Correlation is a statistical measure of how two investments have historically moved in relation to each other, and ranges from -1 to +1. A correlation of 1 indicates a perfect positive correlation, while a correlation of -1 indicates a perfect negative correlation. A correlation of zero means the assets are not correlated. Correlations shown represent an equal-weighted average of the correlations of each asset class with the S&P 500 during the 10-year period between January 2012 through December 2022. Diversification strategies do not ensure a profit and do not protect against losses in declining markets. Past performance is no guarantee of future results.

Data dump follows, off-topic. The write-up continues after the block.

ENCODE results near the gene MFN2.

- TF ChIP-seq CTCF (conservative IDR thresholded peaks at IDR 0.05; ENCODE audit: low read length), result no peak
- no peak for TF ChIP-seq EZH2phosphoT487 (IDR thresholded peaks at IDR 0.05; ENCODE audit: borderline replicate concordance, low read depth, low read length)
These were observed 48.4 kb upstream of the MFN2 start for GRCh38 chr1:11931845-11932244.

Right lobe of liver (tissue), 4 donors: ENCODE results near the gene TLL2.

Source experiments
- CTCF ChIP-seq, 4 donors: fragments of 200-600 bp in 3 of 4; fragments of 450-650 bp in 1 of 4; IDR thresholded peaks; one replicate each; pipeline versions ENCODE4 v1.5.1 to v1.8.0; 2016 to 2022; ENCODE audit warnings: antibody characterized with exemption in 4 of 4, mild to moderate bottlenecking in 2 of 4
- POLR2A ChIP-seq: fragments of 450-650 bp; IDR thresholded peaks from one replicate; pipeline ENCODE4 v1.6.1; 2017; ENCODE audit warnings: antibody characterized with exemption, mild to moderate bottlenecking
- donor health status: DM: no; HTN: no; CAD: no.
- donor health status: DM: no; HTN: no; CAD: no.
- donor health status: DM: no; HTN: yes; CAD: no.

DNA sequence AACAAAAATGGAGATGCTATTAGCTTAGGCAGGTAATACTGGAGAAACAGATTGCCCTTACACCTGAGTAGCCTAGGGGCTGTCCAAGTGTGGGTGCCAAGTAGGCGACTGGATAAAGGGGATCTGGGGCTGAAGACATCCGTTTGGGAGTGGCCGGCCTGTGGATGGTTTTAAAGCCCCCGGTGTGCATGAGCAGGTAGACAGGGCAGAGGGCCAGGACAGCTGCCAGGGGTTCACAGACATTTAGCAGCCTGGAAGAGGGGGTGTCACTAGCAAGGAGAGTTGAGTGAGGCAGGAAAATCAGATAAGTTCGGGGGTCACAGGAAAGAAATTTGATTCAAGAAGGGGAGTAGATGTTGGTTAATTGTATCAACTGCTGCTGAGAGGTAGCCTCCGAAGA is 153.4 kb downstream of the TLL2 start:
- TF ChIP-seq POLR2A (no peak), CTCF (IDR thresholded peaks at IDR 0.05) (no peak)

After building a base of core holdings, investors may consider adding "aggressive income" investments like those highlighted in the table below. These investments come with greater risks—like the risk of default—and any allocation should be in line with an investor's risk tolerance. These investments should always be considered as a complement to core bond holdings, not a substitute.

A framework for bond investing

Chart shows a suggested asset allocation to core bonds, international bonds and aggressive income bonds, along with their respective weightings in the U.S. Aggregate Bond Index.

Source: Schwab Center for Financial Research

* Suggested allocation range as a percent of the overall portfolio.
** Agency mortgage-backed securities includes Ginnie Mae, Fannie Mae, and Freddie Mac mortgage-backed securities.
*** We suggest the total of all aggressive income investments constitute no more than 20% of an investor’s overall portfolio unless the investor's objective is for high income with a high tolerance for risk.

For illustrative purposes only.

3. Higher yields come with higher risks